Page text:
Doug Jones has also stuck by Guillermo and has a trust for him, that has possibly even had Doug taking a crap on film. "I think when you find an actor who can trust you, that's the biggest gift you can get; I think Sergi Lopez to invite to have a play date at your home and him fully sharing that gift, that's the best gift a director can have. Doug and I have that and he is not only physically, but also spiritually diametrically opposed to me; he's very much a structured believer, he's a very thin guy, he's measured and polite and nice. I am fat and loud and unstructured, and sort of an anarchist in a way; but we have a fundamental understanding that's based on trust."

The world of the labyrinth in this film is extremely imaginative, and one that Guillermo believes in. "I think it exists, I think it's real - but that's me, and it doesn't need to be the official playbook for the film. I believe Ophelia does not escape to it, because I believe it's as comfortable a place as reality almost. If I made it a happy, singing chipmunk, blue bird singing kind of place, then you could say she's escaping to that. But she's actually finding a place where she can escape the realities happening outside herself. I happened to describe as much weight to the inner reality as I do to the outer reality; I believe her world is as real, if not more real than the other world. So if you're a materialist, you'll be concerned about her body dying; if you are not a materialist, you'll be celebrating her spirit being reborn and her living the right way. The movie is one thing for those of us who know where to look and another for those who are paying attention to the wrong things."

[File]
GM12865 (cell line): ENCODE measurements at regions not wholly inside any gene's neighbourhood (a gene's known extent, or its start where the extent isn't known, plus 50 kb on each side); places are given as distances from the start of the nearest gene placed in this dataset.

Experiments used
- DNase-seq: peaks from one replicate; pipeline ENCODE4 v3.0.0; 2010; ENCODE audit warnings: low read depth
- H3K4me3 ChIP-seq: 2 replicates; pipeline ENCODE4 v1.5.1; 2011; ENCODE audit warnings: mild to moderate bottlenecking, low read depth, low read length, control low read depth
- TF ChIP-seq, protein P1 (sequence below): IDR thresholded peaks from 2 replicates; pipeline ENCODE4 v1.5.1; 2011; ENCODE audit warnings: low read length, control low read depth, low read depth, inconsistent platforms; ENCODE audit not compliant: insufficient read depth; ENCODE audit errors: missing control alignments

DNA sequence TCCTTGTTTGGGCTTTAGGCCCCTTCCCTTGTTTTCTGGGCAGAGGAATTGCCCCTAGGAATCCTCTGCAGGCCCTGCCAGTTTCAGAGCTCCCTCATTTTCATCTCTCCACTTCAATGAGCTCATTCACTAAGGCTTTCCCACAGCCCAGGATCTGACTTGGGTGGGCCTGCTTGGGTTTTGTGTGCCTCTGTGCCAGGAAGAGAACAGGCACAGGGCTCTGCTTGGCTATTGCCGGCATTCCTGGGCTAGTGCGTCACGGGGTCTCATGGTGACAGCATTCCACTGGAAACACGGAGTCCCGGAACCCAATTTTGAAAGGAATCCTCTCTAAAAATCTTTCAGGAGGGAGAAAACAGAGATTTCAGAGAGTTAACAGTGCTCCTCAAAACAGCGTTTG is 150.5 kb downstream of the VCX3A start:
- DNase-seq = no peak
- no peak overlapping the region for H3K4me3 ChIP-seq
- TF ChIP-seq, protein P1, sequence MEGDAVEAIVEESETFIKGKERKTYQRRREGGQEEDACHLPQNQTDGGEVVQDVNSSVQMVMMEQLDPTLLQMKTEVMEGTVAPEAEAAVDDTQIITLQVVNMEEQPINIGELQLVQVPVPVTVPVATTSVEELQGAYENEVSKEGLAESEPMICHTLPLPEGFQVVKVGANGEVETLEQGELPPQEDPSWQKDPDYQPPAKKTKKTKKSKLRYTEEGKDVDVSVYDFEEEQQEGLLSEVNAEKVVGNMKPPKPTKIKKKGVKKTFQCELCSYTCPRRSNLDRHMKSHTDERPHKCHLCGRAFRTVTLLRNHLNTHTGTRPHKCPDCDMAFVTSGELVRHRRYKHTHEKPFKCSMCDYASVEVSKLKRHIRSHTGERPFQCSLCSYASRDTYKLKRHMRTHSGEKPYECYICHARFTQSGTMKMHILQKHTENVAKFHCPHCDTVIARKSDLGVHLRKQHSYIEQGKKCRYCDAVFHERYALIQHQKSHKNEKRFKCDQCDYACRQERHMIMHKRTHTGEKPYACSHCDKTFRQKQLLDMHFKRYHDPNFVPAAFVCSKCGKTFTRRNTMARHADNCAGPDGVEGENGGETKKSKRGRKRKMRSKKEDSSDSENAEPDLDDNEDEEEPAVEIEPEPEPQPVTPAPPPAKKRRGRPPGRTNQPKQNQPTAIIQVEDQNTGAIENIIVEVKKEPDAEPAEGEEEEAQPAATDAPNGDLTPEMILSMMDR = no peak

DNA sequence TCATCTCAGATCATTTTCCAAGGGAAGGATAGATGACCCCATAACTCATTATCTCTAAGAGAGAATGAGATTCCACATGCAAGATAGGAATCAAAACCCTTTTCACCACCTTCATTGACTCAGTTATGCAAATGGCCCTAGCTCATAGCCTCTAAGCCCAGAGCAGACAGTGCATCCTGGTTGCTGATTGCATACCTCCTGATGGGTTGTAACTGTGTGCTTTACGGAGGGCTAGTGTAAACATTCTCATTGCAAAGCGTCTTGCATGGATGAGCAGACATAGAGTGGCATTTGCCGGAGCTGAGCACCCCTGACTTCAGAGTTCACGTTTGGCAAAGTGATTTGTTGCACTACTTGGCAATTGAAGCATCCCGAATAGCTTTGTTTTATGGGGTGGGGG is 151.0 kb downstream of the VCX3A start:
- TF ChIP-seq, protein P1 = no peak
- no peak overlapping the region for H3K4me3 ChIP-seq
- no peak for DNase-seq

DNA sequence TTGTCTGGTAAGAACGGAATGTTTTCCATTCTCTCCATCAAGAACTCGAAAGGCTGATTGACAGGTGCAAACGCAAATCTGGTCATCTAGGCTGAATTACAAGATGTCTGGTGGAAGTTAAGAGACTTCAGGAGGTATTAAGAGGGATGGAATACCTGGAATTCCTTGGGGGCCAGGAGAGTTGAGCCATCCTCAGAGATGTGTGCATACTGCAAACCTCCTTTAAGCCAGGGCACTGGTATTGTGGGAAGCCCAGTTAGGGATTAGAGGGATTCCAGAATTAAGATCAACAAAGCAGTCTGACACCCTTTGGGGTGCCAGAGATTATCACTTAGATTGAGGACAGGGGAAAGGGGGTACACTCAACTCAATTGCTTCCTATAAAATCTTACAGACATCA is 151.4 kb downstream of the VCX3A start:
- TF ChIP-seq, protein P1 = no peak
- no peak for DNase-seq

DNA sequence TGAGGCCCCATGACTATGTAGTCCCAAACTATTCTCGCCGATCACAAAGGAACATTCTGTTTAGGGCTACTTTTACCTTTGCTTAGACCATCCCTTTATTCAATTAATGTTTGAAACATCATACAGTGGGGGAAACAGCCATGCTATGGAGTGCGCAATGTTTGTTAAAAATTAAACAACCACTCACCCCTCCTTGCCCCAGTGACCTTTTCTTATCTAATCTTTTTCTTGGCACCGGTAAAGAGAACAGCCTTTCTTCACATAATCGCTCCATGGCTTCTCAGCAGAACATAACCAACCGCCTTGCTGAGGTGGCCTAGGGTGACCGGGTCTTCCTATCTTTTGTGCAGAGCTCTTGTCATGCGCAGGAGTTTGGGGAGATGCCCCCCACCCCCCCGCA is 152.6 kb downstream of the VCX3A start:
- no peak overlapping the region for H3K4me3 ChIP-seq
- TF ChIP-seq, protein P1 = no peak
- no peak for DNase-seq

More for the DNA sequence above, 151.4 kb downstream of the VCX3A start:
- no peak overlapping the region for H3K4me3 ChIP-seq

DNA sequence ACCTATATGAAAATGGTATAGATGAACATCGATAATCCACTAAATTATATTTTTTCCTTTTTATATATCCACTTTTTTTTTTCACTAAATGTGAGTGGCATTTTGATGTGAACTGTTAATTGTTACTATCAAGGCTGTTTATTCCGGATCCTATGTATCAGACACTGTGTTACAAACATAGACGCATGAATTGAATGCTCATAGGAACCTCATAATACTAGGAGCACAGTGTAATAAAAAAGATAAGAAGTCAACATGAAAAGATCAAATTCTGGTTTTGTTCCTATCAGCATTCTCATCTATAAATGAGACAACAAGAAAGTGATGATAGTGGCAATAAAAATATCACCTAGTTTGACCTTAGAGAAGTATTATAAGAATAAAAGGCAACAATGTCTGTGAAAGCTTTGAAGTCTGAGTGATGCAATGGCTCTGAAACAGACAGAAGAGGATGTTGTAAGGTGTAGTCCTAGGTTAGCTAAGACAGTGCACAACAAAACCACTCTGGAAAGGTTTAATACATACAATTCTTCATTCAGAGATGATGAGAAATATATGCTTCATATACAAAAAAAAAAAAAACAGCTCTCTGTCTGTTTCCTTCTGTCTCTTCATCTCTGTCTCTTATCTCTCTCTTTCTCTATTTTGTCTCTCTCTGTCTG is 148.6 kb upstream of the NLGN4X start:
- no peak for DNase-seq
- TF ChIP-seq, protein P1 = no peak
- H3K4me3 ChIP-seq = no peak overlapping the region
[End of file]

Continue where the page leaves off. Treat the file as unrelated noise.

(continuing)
According to Doug, the negotiations are still going on for him to appear in Hellboy 2; as much as Guillermo wants Doug back to play Abe Sapien, he's stepping back from the discussions. "It could be money, but only if it comes to the point that someone isn't prudent to bring me in - someone will come in and say, 'Hey, you have to talk to him.' It hasn't happened in six movies I've done, and I hope it doesn't happen on this one. I never get involved in the negotiations with an actor because I want to keep it pure; you don't want to get into the deal making, you don't want to get into the resent or celebrate an actor getting a per diem package or transportation clause. You don't want to be the producer in that sense."

As far as Hellboy 2, Guillermo shared some insight into what we might find out about in the sequel. "I think the first movie was a construction up until the birth of the first kid, which is where most movies end with that glorious orchestra swelling, the big kiss. The second movie is the first year of marriage, that time when things are starting to fall into place or not. I'm more interested in that aspect of Hellboy as much as the mythical aspect in the comics. I think the movie created its own reality, and the comics created its own reality, and the ripple between the two. I was done writing it a year and a half ago; the delay is budget and studios changing. Revolution Studios has slowed down and has six to go, but Hellboy wasn't on that list."

You can check out Pan's Labyrinth in limited release starting December 29th; it opens wider in the following weeks.